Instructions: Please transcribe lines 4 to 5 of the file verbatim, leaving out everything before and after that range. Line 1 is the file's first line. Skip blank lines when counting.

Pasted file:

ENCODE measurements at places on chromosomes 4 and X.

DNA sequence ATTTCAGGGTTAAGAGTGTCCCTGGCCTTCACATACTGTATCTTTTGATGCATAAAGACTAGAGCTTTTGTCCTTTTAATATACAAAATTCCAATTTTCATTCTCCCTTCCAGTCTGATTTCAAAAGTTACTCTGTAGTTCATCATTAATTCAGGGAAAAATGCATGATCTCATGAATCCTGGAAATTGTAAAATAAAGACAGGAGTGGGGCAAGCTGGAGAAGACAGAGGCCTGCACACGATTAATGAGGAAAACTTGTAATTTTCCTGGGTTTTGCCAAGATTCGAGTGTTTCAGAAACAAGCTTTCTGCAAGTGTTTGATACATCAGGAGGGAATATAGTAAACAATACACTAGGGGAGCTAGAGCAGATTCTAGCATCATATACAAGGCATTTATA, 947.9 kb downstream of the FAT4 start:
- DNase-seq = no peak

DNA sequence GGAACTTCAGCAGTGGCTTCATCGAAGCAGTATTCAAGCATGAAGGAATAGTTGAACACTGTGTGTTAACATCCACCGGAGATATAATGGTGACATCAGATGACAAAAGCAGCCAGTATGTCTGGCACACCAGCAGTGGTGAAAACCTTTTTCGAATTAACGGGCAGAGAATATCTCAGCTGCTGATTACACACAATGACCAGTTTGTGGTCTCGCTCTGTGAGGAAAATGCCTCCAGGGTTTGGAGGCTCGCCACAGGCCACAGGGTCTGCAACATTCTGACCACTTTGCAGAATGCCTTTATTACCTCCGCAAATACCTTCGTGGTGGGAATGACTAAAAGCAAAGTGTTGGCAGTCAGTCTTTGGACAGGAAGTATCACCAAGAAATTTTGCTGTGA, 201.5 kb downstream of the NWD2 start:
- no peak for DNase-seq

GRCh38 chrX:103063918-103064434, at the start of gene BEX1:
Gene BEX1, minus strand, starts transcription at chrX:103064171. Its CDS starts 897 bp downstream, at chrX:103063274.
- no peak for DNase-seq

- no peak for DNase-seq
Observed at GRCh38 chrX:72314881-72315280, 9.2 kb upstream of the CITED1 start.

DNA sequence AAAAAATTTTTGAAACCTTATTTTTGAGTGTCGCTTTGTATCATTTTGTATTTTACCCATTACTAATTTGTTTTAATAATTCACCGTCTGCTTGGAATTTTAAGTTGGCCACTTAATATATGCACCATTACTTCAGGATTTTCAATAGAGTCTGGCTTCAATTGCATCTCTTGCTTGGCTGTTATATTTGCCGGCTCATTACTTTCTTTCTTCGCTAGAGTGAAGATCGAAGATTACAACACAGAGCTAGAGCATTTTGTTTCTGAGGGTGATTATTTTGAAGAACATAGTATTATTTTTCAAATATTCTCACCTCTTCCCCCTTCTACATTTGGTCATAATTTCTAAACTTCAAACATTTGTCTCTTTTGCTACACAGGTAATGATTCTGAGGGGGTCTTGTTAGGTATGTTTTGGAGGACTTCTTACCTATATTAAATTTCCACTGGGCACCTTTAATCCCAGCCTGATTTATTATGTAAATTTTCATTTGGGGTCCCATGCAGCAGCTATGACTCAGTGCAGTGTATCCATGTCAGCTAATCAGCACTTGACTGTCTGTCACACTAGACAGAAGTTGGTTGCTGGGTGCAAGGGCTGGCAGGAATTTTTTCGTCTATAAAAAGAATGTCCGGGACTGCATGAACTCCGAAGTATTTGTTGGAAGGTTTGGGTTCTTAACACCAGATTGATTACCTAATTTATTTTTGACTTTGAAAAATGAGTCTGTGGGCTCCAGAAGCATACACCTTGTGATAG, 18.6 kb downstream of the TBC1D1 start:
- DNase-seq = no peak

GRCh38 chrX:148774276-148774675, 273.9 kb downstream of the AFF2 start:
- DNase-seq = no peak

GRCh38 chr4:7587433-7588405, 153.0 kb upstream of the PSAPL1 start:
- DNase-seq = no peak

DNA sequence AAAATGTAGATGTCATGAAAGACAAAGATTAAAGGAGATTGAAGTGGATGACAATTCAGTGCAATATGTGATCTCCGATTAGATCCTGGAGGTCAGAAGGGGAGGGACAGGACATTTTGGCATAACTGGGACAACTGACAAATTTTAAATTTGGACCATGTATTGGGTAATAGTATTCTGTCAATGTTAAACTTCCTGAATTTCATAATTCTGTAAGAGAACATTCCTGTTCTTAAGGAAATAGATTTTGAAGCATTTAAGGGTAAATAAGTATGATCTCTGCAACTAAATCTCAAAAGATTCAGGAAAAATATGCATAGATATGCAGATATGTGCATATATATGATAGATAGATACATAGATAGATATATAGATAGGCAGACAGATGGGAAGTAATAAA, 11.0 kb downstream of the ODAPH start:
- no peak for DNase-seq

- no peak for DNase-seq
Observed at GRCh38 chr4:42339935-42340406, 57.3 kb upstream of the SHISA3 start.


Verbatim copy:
DNA sequence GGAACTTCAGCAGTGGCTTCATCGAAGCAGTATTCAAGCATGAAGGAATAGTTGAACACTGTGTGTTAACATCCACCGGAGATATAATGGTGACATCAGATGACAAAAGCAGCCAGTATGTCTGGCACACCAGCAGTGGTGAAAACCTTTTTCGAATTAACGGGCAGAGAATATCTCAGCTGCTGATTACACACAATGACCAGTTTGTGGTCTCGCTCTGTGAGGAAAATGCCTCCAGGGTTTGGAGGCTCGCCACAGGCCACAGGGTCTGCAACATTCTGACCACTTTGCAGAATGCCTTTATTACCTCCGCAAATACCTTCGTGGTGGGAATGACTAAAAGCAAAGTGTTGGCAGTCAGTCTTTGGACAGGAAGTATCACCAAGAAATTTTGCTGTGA, 201.5 kb downstream of the NWD2 start:
- no peak for DNase-seq